Riksbank’s Svensson Leaves After Failing to Gain Support

Photographer: Adeel Halim/Bloomberg

Riksbank Deputy Governor Lars E. O. Svensson has advocated for bigger rate cuts than the majority of the bank’s board, arguing his colleagues’ policies are costing jobs. Close

Riksbank Deputy Governor Lars E. O. Svensson has advocated for bigger rate cuts than... Read More

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Photographer: Adeel Halim/Bloomberg

Riksbank Deputy Governor Lars E. O. Svensson has advocated for bigger rate cuts than the majority of the bank’s board, arguing his colleagues’ policies are costing jobs.

Riksbank Deputy Governor Lars E.O. Svensson will leave the Swedish central bank’s board when his term expires next month after failing to win backing for his calls for deeper interest rate cuts.

“It’s appropriate for me to leave,” Svensson said at a press conference in Stockholm today. “I haven’t managed to gain support for a monetary policy that I think would lead to a better target fulfilment with both a higher inflation closer to the target of 2 percent and a lower unemployment.”

Svensson, who taught at Princeton University alongside Federal Reserve Chairman Ben S. Bernanke early last decade, has advocated for bigger rate cuts than the majority of the bank’s board, arguing his colleagues’ policies since 2010 have cost the largest Nordic economy 60,000 jobs.

Headline inflation reached zero in March, after prices fell an annual 0.2 percent in February.

The krona gained 0.4 percent to 8.5064 per euro as of 10:12 a.m. in Stockholm after the announcement. The move left it the day’s best-performing major currency against the dollar, the yen and the euro, according to data compiled by Bloomberg.

Raising Earlier

“We saw immediately an effect on the krona,” said Annika Winsth, chief economist at Nordea Bank AB. “He’s belonged to the dovish camp and that means that there is a slightly bigger likelihood that they will raise a little bit earlier than if he had remained.”

Svensson’s six-year term expires on May 20. He and fellow Deputy Governor Karolina Ekholm were the only two of the board’s six members to argue in favor of lower rates at the bank’s policy meeting last week. Governor Stefan Ingves has warned that keeping rates too low too long risks fueling unsustainable credit growth.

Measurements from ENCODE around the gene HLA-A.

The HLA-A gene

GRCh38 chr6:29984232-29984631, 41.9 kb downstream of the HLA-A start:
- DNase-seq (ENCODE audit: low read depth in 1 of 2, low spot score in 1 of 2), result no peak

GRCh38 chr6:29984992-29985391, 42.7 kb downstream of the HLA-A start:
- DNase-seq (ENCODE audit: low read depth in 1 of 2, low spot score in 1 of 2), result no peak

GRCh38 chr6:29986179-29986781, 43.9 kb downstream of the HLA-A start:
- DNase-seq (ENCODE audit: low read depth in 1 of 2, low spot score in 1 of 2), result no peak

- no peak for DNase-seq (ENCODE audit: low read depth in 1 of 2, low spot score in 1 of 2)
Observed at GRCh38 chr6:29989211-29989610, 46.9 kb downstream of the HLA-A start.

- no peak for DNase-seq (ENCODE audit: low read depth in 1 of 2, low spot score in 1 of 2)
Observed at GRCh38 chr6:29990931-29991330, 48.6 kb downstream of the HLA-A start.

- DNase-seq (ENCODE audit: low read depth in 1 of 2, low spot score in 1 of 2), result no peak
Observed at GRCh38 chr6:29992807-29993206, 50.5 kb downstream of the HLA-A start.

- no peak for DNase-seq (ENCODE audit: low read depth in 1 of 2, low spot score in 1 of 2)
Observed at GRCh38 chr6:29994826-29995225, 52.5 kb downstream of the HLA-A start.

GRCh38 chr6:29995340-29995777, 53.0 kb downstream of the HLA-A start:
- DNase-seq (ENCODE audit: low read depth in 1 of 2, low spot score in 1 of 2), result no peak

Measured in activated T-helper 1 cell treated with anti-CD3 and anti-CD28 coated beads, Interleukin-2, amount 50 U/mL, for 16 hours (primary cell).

“It’s healthy to have a person on the board that looks at things from a different angle and, in that sense, his way to work has been good,” said Winsth. “But it hasn’t been good for the Riksbank and its reputation both in Sweden and abroad that there’s been a tone that clearly is quite tough between board members.”

The Replacements

“We would like to thank Lars E.O. Svensson on behalf of the General Council for the valuable work he has done during his time at the Riksbank,” Johan Gernandt, chairman of the general council, and Sven-Erik Oesterberg, vice chairman, said in a joint comment. “With his solid academic background he has provided an excellent contribution to developing the analysis work at the Riksbank and has successfully created interest in monetary policy issues both in Sweden and abroad.”

The bank is also looking for a replacement for Deputy Governor Barbro Wickman-Parak, who said last month that she will leave when her term expires in May.

Winsth said replacements may include Mats Dillen, director general at the National Institute of Economic Research, and Susanne Ackum, state secretary at the Finance Ministry.

To contact the reporter on this story: Johan Carlstrom in Stockholm at jcarlstrom@bloomberg.net

To contact the editor responsible for this story: Jonas Bergman at jbergman@bloomberg.net

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